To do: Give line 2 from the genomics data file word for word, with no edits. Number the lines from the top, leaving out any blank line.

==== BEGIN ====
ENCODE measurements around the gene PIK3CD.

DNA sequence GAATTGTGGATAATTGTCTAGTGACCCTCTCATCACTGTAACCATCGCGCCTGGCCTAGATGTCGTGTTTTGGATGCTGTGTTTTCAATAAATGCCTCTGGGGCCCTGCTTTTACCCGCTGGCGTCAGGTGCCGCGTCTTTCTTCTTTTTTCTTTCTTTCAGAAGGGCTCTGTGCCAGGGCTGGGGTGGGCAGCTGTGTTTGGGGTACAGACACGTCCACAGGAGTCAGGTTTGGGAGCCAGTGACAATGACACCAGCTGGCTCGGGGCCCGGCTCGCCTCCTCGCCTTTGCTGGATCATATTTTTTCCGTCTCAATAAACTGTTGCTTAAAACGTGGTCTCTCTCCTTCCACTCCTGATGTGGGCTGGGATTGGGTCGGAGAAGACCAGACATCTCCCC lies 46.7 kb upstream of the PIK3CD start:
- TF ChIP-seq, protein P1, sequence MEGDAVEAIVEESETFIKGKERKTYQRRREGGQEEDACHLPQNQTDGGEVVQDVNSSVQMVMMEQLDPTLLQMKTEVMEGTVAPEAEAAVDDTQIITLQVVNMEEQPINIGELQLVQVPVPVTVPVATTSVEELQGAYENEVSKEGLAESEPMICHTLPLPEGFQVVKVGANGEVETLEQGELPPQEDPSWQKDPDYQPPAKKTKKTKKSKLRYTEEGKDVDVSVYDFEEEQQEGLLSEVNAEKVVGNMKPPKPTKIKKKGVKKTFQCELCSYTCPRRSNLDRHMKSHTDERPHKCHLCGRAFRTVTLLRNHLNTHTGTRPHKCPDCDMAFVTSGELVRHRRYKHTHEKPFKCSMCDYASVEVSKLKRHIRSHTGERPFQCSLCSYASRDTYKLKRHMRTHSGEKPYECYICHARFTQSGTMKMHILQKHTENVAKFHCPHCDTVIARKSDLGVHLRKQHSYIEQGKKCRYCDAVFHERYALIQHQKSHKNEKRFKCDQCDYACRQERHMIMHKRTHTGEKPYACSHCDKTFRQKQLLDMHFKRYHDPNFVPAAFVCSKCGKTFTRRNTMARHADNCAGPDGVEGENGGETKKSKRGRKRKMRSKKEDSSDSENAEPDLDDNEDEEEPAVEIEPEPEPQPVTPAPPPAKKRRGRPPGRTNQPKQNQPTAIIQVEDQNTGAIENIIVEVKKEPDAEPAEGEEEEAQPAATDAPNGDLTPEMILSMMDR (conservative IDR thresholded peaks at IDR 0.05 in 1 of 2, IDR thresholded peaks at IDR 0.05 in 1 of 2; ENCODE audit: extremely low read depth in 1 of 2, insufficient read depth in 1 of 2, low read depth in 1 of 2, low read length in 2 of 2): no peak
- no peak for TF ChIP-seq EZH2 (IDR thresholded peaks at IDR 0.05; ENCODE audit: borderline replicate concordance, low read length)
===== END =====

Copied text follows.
DNA sequence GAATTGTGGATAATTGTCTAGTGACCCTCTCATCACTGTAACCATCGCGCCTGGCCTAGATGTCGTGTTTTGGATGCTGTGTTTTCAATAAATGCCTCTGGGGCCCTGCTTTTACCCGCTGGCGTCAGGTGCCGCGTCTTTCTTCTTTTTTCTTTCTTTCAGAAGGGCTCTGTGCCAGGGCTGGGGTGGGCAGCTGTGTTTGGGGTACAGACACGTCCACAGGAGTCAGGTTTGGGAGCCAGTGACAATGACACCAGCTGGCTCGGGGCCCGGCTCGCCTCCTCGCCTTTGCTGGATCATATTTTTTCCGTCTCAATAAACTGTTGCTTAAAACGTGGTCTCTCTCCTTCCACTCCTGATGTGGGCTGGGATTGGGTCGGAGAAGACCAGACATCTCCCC lies 46.7 kb upstream of the PIK3CD start: